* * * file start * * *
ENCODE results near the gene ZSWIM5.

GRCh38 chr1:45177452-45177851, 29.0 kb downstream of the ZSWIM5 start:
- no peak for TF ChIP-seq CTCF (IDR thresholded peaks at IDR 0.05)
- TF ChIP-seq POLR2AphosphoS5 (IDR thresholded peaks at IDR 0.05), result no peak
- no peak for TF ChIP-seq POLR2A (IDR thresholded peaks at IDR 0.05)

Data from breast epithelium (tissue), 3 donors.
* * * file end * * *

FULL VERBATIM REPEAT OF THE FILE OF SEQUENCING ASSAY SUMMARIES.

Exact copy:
ENCODE results near the gene ZSWIM5.

GRCh38 chr1:45177452-45177851, 29.0 kb downstream of the ZSWIM5 start:
- no peak for TF ChIP-seq CTCF (IDR thresholded peaks at IDR 0.05)
- TF ChIP-seq POLR2AphosphoS5 (IDR thresholded peaks at IDR 0.05), result no peak
- no peak for TF ChIP-seq POLR2A (IDR thresholded peaks at IDR 0.05)

Data from breast epithelium (tissue), 3 donors.